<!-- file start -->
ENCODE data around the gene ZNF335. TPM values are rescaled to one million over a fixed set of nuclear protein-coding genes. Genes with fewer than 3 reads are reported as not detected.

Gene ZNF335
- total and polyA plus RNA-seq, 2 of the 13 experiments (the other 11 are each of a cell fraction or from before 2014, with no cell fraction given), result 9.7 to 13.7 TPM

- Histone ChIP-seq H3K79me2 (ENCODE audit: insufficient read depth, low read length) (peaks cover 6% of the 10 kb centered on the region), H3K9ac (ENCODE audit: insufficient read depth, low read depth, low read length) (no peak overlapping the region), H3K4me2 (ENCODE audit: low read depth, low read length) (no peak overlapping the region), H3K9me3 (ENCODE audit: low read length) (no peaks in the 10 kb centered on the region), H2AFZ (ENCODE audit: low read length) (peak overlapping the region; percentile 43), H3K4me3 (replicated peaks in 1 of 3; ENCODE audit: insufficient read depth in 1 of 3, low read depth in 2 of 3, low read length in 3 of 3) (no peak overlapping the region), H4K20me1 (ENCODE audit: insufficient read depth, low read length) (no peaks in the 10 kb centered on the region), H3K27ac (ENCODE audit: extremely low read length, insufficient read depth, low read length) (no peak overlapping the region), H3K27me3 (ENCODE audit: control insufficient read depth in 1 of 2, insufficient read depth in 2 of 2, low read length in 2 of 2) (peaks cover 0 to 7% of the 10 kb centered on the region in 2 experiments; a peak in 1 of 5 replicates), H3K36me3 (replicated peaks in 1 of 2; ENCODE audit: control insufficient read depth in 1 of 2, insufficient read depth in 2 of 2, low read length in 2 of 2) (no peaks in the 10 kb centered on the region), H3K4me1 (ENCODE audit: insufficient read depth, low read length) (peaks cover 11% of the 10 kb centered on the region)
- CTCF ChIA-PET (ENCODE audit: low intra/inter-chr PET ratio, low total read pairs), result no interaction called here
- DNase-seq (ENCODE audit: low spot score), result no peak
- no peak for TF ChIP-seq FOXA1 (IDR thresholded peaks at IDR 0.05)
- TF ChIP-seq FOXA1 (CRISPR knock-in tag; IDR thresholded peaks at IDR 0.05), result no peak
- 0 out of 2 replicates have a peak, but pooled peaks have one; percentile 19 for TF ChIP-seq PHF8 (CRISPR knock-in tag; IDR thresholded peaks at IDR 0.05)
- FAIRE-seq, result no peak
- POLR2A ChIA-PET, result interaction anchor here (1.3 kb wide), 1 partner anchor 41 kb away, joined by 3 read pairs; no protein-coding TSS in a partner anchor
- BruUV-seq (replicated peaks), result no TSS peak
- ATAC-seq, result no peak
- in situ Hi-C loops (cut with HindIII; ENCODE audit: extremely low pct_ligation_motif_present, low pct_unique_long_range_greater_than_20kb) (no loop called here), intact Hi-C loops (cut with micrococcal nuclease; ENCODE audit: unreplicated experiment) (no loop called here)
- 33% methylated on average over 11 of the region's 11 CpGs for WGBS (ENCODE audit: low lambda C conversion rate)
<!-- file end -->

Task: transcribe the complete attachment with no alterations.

ENCODE data around the gene ZNF335. TPM values are rescaled to one million over a fixed set of nuclear protein-coding genes. Genes with fewer than 3 reads are reported as not detected.

Gene ZNF335
- total and polyA plus RNA-seq, 2 of the 13 experiments (the other 11 are each of a cell fraction or from before 2014, with no cell fraction given), result 9.7 to 13.7 TPM

- Histone ChIP-seq H3K79me2 (ENCODE audit: insufficient read depth, low read length) (peaks cover 6% of the 10 kb centered on the region), H3K9ac (ENCODE audit: insufficient read depth, low read depth, low read length) (no peak overlapping the region), H3K4me2 (ENCODE audit: low read depth, low read length) (no peak overlapping the region), H3K9me3 (ENCODE audit: low read length) (no peaks in the 10 kb centered on the region), H2AFZ (ENCODE audit: low read length) (peak overlapping the region; percentile 43), H3K4me3 (replicated peaks in 1 of 3; ENCODE audit: insufficient read depth in 1 of 3, low read depth in 2 of 3, low read length in 3 of 3) (no peak overlapping the region), H4K20me1 (ENCODE audit: insufficient read depth, low read length) (no peaks in the 10 kb centered on the region), H3K27ac (ENCODE audit: extremely low read length, insufficient read depth, low read length) (no peak overlapping the region), H3K27me3 (ENCODE audit: control insufficient read depth in 1 of 2, insufficient read depth in 2 of 2, low read length in 2 of 2) (peaks cover 0 to 7% of the 10 kb centered on the region in 2 experiments; a peak in 1 of 5 replicates), H3K36me3 (replicated peaks in 1 of 2; ENCODE audit: control insufficient read depth in 1 of 2, insufficient read depth in 2 of 2, low read length in 2 of 2) (no peaks in the 10 kb centered on the region), H3K4me1 (ENCODE audit: insufficient read depth, low read length) (peaks cover 11% of the 10 kb centered on the region)
- CTCF ChIA-PET (ENCODE audit: low intra/inter-chr PET ratio, low total read pairs), result no interaction called here
- DNase-seq (ENCODE audit: low spot score), result no peak
- no peak for TF ChIP-seq FOXA1 (IDR thresholded peaks at IDR 0.05)
- TF ChIP-seq FOXA1 (CRISPR knock-in tag; IDR thresholded peaks at IDR 0.05), result no peak
- 0 out of 2 replicates have a peak, but pooled peaks have one; percentile 19 for TF ChIP-seq PHF8 (CRISPR knock-in tag; IDR thresholded peaks at IDR 0.05)
- FAIRE-seq, result no peak
- POLR2A ChIA-PET, result interaction anchor here (1.3 kb wide), 1 partner anchor 41 kb away, joined by 3 read pairs; no protein-coding TSS in a partner anchor
- BruUV-seq (replicated peaks), result no TSS peak
- ATAC-seq, result no peak
- in situ Hi-C loops (cut with HindIII; ENCODE audit: extremely low pct_ligation_motif_present, low pct_unique_long_range_greater_than_20kb) (no loop called here), intact Hi-C loops (cut with micrococcal nuclease; ENCODE audit: unreplicated experiment) (no loop called here)
- 33% methylated on average over 11 of the region's 11 CpGs for WGBS (ENCODE audit: low lambda C conversion rate)